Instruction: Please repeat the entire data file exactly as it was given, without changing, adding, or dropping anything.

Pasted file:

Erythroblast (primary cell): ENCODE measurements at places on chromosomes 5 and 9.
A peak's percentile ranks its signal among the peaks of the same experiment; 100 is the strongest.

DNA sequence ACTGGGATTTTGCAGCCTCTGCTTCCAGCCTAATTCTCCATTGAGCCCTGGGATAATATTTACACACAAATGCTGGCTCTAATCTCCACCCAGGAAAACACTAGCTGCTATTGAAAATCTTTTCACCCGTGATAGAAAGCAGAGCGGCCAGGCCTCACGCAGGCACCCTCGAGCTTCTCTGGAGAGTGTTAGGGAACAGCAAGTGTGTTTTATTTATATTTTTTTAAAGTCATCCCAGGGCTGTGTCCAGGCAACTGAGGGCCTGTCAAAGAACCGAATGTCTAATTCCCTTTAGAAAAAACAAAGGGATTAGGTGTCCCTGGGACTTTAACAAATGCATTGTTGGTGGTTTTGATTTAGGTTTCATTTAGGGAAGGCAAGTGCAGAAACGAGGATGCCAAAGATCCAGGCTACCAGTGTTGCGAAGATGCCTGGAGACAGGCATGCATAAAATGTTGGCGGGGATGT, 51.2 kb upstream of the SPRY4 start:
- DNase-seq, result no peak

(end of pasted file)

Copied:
Erythroblast (primary cell): ENCODE measurements at places on chromosomes 5 and 9.
A peak's percentile ranks its signal among the peaks of the same experiment; 100 is the strongest.

DNA sequence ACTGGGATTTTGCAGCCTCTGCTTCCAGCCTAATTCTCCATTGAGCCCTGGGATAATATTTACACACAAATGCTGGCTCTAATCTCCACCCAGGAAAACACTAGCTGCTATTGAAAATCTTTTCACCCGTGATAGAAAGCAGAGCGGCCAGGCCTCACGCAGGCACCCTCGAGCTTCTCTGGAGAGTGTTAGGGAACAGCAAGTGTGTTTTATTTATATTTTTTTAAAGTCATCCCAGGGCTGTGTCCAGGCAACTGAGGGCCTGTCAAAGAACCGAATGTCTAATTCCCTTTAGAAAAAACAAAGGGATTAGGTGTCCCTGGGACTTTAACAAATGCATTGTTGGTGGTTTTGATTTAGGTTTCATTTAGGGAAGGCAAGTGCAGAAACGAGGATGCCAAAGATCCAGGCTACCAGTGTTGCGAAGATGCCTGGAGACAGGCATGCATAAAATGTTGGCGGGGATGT, 51.2 kb upstream of the SPRY4 start:
- DNase-seq, result no peak